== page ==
“The climate crisis, ecological crisis and health crisis they are all interlinked,” Thunberg said in a video posted on social media for international biodiversity day. “Millions have died from Covid 19, Zika, Ebola, West Nile fever, SARS, MERS, HIV-AIDS,” as viruses jump from animals to humans, she added.
“The way we farm and treat nature cutting down forests and destroying habitats, we are creating the perfect conditions for diseases to spill over from one animal to another — and to us,” the 18-year-old said.
According to the World Health Organization (WHO) it is likely that an animal transmitted the coronavirus to man.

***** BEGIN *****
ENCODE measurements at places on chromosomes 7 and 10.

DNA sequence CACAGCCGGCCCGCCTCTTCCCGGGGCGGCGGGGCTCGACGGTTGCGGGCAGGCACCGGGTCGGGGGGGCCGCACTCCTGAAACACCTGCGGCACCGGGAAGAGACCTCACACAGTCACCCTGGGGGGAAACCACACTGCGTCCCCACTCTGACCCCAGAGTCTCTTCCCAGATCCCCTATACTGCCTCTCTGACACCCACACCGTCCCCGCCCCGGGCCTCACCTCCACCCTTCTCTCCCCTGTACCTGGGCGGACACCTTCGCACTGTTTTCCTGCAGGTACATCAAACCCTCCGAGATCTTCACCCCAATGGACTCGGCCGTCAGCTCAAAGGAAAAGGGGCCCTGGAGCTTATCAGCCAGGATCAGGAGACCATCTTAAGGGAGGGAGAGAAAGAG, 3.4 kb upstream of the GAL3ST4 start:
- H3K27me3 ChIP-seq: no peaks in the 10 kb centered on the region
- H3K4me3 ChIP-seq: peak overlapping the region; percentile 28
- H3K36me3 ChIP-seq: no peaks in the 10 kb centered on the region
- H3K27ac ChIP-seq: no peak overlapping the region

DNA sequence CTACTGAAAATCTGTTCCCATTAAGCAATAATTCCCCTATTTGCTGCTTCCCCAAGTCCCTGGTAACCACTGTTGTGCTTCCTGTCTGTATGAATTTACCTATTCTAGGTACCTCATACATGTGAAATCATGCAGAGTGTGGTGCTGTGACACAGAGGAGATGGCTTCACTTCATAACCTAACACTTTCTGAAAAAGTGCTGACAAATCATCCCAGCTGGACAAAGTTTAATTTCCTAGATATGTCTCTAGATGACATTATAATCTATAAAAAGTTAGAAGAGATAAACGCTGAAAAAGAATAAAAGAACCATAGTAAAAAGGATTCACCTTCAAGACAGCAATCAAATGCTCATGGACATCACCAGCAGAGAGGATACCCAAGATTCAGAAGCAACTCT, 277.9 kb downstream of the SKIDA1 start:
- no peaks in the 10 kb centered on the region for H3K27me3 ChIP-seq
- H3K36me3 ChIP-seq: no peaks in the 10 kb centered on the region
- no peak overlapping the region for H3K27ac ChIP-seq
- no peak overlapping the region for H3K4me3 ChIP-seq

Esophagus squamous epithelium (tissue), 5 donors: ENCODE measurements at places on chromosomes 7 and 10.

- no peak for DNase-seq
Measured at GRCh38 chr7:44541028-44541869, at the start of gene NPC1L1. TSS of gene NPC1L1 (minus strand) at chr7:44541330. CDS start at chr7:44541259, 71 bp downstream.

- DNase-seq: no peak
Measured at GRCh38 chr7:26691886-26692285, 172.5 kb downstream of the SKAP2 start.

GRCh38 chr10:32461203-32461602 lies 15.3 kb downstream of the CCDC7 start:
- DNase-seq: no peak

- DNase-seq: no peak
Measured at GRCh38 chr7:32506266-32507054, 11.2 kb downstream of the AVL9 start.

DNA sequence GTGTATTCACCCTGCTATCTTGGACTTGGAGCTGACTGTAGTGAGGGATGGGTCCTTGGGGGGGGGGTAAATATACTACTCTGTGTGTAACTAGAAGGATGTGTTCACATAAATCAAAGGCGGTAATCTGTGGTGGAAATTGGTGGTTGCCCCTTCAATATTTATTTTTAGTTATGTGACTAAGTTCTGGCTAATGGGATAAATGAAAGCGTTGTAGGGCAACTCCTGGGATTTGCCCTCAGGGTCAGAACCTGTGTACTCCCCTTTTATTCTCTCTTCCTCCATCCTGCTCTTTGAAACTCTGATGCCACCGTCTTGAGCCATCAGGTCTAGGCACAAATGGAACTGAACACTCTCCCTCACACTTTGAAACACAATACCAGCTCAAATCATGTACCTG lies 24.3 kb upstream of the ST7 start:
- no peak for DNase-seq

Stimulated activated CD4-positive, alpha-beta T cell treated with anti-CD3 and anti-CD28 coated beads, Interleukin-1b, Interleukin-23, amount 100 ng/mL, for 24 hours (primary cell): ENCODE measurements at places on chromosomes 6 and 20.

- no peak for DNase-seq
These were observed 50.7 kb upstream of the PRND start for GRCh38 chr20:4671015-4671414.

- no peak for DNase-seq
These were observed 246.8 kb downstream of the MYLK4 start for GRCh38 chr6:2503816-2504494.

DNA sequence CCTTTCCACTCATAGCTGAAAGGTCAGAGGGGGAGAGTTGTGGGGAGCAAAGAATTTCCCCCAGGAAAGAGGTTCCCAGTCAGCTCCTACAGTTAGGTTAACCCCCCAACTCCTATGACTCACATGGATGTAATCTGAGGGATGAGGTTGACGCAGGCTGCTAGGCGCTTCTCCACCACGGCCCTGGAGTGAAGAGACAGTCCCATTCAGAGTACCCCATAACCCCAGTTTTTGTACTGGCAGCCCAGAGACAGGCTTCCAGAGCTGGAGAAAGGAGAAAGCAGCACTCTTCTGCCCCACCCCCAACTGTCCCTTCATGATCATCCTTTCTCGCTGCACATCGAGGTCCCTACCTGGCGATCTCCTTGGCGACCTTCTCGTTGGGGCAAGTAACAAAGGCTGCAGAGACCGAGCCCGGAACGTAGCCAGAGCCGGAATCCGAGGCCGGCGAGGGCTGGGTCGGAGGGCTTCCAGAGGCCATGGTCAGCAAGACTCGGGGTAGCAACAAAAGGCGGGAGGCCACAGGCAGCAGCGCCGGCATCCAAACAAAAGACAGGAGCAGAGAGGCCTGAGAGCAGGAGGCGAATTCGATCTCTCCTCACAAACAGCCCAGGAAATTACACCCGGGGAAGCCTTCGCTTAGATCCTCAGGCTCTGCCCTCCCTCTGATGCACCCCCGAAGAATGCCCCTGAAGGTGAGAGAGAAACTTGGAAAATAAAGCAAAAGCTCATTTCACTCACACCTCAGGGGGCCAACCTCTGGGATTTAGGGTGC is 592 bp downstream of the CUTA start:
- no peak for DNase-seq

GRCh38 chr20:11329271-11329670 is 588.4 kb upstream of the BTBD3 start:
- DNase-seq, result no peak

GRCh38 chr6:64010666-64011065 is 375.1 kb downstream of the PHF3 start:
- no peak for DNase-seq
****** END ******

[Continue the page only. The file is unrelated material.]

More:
Zoonoses — diseases that have jumped from animals to humans — comprise a large percentage of all newly identified infectious diseases, as well as many existing ones.
“If we keep making food the way we do we will also destroy the habitats of most wild plants and animals driving countless species to extinction,” Thunberg added. “They are our life-supporting system if we lose them we will be lost too.”
She also returned to her focus on climate change, renewing her call for major reductions in emissions immediately.
“When we think about the villains of the climate crisis of course we picture fossil fuel companies but agriculture and land use together are about one quarter of our emissions this is huge,” she said. “It doesn’t have to be like this. If we change towards a plant-based diet we could save up to eight billion tons of CO2 every single year.”